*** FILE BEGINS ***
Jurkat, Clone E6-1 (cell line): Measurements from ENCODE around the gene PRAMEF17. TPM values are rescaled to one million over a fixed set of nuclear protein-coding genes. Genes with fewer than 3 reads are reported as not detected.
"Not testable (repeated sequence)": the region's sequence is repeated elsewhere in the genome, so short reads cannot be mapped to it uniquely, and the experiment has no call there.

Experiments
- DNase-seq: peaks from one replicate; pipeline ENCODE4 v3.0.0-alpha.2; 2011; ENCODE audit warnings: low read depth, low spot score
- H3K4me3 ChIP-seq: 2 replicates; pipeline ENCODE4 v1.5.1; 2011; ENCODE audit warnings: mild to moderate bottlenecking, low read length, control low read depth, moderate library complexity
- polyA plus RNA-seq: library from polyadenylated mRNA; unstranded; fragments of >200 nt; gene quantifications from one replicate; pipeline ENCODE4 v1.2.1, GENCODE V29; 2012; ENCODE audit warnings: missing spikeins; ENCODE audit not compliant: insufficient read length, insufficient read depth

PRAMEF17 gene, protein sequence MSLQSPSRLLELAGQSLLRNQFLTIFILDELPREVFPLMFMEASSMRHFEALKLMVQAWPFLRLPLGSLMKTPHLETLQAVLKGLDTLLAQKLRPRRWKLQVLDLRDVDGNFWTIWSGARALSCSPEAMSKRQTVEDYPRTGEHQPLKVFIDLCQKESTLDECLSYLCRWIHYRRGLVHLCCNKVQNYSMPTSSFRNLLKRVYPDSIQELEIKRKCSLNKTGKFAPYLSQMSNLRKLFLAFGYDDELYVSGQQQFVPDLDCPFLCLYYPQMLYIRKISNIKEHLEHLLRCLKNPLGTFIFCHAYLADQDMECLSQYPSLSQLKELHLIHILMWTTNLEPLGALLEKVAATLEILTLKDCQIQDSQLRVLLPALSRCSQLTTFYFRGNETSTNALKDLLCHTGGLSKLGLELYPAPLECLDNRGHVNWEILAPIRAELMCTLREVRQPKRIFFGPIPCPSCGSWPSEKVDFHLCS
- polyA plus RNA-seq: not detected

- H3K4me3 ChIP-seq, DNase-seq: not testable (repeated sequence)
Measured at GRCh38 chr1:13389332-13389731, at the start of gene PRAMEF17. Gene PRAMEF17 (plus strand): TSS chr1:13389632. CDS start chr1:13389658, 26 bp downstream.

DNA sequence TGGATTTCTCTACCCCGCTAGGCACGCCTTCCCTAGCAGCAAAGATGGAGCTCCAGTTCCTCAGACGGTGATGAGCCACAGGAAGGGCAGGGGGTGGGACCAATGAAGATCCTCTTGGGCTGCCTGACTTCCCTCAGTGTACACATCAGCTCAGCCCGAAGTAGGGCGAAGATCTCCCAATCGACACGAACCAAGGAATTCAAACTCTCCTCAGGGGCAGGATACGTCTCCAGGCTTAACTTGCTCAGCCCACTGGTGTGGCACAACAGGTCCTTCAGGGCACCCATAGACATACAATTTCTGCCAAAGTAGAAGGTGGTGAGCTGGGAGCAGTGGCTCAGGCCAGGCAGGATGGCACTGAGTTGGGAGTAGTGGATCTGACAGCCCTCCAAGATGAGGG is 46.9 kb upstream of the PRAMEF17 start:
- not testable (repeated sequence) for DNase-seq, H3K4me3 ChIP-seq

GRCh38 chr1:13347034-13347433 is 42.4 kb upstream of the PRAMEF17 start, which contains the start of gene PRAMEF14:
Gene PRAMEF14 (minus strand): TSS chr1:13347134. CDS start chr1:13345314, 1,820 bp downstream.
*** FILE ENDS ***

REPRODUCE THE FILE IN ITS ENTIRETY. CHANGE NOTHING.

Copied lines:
Jurkat, Clone E6-1 (cell line): Measurements from ENCODE around the gene PRAMEF17. TPM values are rescaled to one million over a fixed set of nuclear protein-coding genes. Genes with fewer than 3 reads are reported as not detected.
"Not testable (repeated sequence)": the region's sequence is repeated elsewhere in the genome, so short reads cannot be mapped to it uniquely, and the experiment has no call there.

Experiments
- DNase-seq: peaks from one replicate; pipeline ENCODE4 v3.0.0-alpha.2; 2011; ENCODE audit warnings: low read depth, low spot score
- H3K4me3 ChIP-seq: 2 replicates; pipeline ENCODE4 v1.5.1; 2011; ENCODE audit warnings: mild to moderate bottlenecking, low read length, control low read depth, moderate library complexity
- polyA plus RNA-seq: library from polyadenylated mRNA; unstranded; fragments of >200 nt; gene quantifications from one replicate; pipeline ENCODE4 v1.2.1, GENCODE V29; 2012; ENCODE audit warnings: missing spikeins; ENCODE audit not compliant: insufficient read length, insufficient read depth

PRAMEF17 gene, protein sequence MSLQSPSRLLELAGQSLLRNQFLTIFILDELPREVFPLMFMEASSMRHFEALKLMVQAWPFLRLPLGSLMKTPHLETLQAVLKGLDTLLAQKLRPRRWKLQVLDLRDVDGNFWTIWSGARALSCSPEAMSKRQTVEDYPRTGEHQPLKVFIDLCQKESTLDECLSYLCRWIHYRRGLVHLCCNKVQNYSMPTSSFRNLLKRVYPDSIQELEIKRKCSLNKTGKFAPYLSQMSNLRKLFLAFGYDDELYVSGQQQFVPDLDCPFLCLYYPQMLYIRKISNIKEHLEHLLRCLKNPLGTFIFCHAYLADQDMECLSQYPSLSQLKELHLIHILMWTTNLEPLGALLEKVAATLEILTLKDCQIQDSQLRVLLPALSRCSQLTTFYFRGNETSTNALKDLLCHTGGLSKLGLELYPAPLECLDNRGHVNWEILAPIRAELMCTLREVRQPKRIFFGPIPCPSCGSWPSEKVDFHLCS
- polyA plus RNA-seq: not detected

- H3K4me3 ChIP-seq, DNase-seq: not testable (repeated sequence)
Measured at GRCh38 chr1:13389332-13389731, at the start of gene PRAMEF17. Gene PRAMEF17 (plus strand): TSS chr1:13389632. CDS start chr1:13389658, 26 bp downstream.

DNA sequence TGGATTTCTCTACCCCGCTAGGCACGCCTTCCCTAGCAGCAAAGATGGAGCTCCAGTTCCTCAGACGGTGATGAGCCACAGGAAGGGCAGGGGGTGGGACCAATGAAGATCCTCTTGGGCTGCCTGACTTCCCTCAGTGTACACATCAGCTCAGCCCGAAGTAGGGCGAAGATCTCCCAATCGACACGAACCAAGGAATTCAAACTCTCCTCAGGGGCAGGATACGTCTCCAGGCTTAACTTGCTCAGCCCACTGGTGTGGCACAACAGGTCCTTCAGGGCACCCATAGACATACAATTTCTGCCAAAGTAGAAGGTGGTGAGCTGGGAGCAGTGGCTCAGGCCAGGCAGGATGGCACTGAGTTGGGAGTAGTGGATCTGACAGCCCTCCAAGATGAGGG is 46.9 kb upstream of the PRAMEF17 start:
- not testable (repeated sequence) for DNase-seq, H3K4me3 ChIP-seq

GRCh38 chr1:13347034-13347433 is 42.4 kb upstream of the PRAMEF17 start, which contains the start of gene PRAMEF14:
Gene PRAMEF14 (minus strand): TSS chr1:13347134. CDS start chr1:13345314, 1,820 bp downstream.